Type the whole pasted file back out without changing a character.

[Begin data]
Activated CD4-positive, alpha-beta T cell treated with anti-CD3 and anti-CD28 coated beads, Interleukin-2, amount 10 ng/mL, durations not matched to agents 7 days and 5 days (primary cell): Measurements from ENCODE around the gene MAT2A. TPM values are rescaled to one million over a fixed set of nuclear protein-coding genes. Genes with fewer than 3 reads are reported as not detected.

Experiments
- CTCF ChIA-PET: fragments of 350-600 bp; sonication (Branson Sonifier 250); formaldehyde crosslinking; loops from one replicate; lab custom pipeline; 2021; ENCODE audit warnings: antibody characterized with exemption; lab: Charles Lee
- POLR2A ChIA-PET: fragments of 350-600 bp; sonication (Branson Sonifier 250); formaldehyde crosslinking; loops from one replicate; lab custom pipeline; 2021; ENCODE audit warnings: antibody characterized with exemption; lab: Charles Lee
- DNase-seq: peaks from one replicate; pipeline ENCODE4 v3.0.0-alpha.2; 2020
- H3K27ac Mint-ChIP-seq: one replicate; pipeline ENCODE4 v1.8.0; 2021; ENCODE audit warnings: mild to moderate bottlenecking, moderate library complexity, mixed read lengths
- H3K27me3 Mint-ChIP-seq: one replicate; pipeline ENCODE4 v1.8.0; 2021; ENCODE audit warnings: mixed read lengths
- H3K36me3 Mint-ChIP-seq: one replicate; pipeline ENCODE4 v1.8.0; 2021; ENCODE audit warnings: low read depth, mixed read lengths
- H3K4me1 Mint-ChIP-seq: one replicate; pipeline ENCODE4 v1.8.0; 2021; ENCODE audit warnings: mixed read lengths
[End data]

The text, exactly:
Activated CD4-positive, alpha-beta T cell treated with anti-CD3 and anti-CD28 coated beads, Interleukin-2, amount 10 ng/mL, durations not matched to agents 7 days and 5 days (primary cell): Measurements from ENCODE around the gene MAT2A. TPM values are rescaled to one million over a fixed set of nuclear protein-coding genes. Genes with fewer than 3 reads are reported as not detected.

Experiments
- CTCF ChIA-PET: fragments of 350-600 bp; sonication (Branson Sonifier 250); formaldehyde crosslinking; loops from one replicate; lab custom pipeline; 2021; ENCODE audit warnings: antibody characterized with exemption; lab: Charles Lee
- POLR2A ChIA-PET: fragments of 350-600 bp; sonication (Branson Sonifier 250); formaldehyde crosslinking; loops from one replicate; lab custom pipeline; 2021; ENCODE audit warnings: antibody characterized with exemption; lab: Charles Lee
- DNase-seq: peaks from one replicate; pipeline ENCODE4 v3.0.0-alpha.2; 2020
- H3K27ac Mint-ChIP-seq: one replicate; pipeline ENCODE4 v1.8.0; 2021; ENCODE audit warnings: mild to moderate bottlenecking, moderate library complexity, mixed read lengths
- H3K27me3 Mint-ChIP-seq: one replicate; pipeline ENCODE4 v1.8.0; 2021; ENCODE audit warnings: mixed read lengths
- H3K36me3 Mint-ChIP-seq: one replicate; pipeline ENCODE4 v1.8.0; 2021; ENCODE audit warnings: low read depth, mixed read lengths
- H3K4me1 Mint-ChIP-seq: one replicate; pipeline ENCODE4 v1.8.0; 2021; ENCODE audit warnings: mixed read lengths